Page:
Getting a Contract Cell Phone with Bad Credit
Given the amount of money someone can spend on their cell phone bill with ringtones, wallpapers, applications, international long distance, and other charges, cell phone companies are increasingly becoming more stingy, asking for huge deposits to secure service. This article will help you understand which cell phone carriers are likely to give you service even if you have bad credit.
Even if you do have bad credit and need a deposit, you do get it back. Most cell phone carriers require 12 months of on time payments, with no suspensions, and will credit back your deposit in the 13th month of service. Keep in mind that's 12 straight months, with the clock restarting any time a service suspension occurs.
Let's look at the deposit requirements by cell phone carrier:
Check your credit with AT&T Today
AT&T Mobility Credit Requirements
AT&T has the highest initial deposit, usually $250, and as high as $750. If you have bad credit and want a cell phone, AT&T shouldn't top your list.
However, if you want rollover minutes, know a ton of people on AT&T, or want a specific phone, it might be worth the extra savings to get AT&T even with a deposit. You do get your deposit back after 13 months, provided you've made on time payments with AT&T.
If all else fails, you can get unlimited talk and text prepaid with AT&T for $60, and most cell phones come with an airtime credit.
Check your credit with Verizon Wireless
Verizon Wireless Credit Requirements
Verizon Wireless' credit requirements are about the same as AT&T's, but with a starting point of $125, and then heading to $400 and beyond. If you don't like Verizon's answer when it comes to cell phone deposit requirements, don't bother checking with AT&T.
Once again, you get your deposit back after 13 months, and the $125 deposit might not be so bad if you want the latest phones on the Verizon network, and you can use the opportunity to help build your credit.
Remember, it's only a credit check, and that won't hurt your credit score if you check one or two different cell phone carriers. It does pay at times to shop around.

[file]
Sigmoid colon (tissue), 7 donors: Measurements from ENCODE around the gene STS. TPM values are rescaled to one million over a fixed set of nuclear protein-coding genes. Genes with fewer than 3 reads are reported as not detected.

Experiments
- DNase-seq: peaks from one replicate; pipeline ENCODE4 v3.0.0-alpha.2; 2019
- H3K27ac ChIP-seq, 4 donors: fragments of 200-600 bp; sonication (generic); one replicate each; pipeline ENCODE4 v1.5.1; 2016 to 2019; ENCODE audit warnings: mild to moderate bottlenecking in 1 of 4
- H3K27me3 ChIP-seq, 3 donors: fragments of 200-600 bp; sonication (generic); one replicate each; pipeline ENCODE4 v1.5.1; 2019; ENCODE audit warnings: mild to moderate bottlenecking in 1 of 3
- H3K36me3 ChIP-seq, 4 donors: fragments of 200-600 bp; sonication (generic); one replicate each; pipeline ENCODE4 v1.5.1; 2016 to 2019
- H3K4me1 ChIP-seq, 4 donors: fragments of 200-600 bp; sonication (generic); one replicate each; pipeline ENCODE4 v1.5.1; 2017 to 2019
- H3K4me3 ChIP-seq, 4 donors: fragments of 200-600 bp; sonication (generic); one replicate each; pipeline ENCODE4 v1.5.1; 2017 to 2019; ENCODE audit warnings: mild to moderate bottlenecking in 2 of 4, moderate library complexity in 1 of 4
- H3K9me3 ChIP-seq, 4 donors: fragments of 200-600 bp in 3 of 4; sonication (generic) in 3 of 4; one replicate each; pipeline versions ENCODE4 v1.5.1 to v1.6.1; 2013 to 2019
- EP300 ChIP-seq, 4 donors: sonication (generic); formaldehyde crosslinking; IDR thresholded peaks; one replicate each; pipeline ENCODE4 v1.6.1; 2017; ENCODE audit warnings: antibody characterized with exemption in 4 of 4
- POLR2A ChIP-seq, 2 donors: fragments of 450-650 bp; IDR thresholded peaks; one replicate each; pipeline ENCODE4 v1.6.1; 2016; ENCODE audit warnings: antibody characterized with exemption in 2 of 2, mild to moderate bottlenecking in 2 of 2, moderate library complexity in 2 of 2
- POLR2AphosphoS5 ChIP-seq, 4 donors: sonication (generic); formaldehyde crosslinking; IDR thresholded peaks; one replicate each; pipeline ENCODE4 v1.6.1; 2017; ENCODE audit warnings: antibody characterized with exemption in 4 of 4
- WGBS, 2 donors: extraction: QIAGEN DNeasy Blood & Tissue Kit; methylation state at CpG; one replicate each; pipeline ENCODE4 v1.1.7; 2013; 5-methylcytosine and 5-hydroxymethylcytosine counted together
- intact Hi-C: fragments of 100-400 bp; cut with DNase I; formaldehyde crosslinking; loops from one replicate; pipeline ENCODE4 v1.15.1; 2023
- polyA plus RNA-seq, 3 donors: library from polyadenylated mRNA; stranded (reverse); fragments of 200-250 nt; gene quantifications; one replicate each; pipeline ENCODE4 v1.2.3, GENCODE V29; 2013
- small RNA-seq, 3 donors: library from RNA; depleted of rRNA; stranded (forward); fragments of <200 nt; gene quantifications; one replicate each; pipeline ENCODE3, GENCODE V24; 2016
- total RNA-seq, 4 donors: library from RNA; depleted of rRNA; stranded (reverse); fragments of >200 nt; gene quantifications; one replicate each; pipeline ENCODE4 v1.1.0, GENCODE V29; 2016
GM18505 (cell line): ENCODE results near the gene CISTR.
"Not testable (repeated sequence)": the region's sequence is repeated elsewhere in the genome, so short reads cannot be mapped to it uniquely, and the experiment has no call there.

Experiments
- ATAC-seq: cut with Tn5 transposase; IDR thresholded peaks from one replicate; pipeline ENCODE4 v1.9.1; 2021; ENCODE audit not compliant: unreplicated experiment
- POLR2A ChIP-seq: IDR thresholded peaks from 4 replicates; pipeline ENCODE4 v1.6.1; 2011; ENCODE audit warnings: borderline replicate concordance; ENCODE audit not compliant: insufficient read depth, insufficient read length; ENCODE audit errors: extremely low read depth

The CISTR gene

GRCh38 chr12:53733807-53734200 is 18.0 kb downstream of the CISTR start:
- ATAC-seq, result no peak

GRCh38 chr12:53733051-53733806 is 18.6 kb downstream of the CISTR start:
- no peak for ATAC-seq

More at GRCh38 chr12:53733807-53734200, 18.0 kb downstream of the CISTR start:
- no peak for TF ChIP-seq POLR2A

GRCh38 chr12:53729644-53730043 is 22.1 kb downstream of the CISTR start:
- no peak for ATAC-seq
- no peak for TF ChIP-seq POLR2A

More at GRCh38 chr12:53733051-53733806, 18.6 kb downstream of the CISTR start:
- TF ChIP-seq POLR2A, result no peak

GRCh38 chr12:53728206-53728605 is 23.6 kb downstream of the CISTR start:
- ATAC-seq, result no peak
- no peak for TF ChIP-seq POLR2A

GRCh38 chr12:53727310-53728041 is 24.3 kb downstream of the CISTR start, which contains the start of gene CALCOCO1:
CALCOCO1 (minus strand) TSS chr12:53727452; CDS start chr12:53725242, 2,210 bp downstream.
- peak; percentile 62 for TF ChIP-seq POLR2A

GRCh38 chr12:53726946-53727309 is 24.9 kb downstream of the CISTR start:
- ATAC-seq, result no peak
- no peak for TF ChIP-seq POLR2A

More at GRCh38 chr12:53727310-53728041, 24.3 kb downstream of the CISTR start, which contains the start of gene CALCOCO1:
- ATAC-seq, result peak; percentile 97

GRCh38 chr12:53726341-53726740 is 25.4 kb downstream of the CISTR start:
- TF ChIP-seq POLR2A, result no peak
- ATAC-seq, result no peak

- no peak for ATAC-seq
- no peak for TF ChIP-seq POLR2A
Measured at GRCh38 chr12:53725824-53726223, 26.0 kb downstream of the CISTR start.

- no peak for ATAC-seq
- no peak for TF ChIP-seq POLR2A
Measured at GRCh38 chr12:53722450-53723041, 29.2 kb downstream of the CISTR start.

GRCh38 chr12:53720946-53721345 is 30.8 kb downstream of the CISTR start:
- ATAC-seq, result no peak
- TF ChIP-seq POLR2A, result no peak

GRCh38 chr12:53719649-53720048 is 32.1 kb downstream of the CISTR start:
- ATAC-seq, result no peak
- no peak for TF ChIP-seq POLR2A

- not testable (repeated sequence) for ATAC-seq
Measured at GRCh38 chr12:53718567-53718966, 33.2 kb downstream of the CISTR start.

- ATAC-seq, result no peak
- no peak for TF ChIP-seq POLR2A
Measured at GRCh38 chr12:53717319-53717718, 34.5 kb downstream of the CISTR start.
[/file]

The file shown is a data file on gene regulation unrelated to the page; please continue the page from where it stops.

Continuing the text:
Check Your Credit with Sprint/Nextel
Sprint/Nextel Credit Requirements
Before the Sprint/Nextel merger, Nextel had one of the toughest credit policies around, with deposits as high as $1500, until it introduced its account spending limit (ASL) program, which allowed for lower deposits, but if your account balance reached a certain amount, your phone would suspend itself, awaiting a payment on the account.
After the merge, ASL accounts were allowed by both Sprint and Nextel subscribers, leading to the lowest of deposit amounts, typically $50 - $125. However, once you are an ASL customer, it's really difficult to get removed from the account spending limit program. Make sure you understand what your limits are and consider if it's going to fit your needs as a cell phone subscriber; sometimes ASL doesn't allow for international long distance rates or roaming, or allow you to purchase premium content on your account.
Check your credit with T-Mobile
T-Mobile Credit Requirements
T-Mobile is probably the 'go to' cell phone company for bad credit cell phones, as there is no deposit requirement for T-Mobile. Instead, T-Mobile has opted to offer their customer two different types of plans, called FlexPay.
Flexpay offers contract accounts to customer's of a certain credit class, giving you a discount on your cell phone in return for a two year agreement. If you don't qualify for FlexPay, you have the option to do a month-to-month plan, but you have to pay full price for your equipment. On monthly FlexPay, they even give you a discount on the service. However, once you're on a monthly plan, count on getting no discounts on a cell phone, and you cannot move to a contract plan if your credit improves without getting a new cell phone number.
The Final Word on Bad Credit Cell Phones
No matter what your credit class, cell phones are still a luxury item, costing subscribers nationwide about $50 a month. If you don't really need a cell phone, then there is no need to even apply. There is a growing number of no-contract options for people who don't need a contract and don't mind paying a bit more up front for the ability to walk away, listed here.
Remember, if you get a contract phone, deposit or not, and default on your payments, your credit score can be further affected. Cell phone carriers do not report positive credit, like a loan or credit card, but only when your account is forwarded to a collection agency.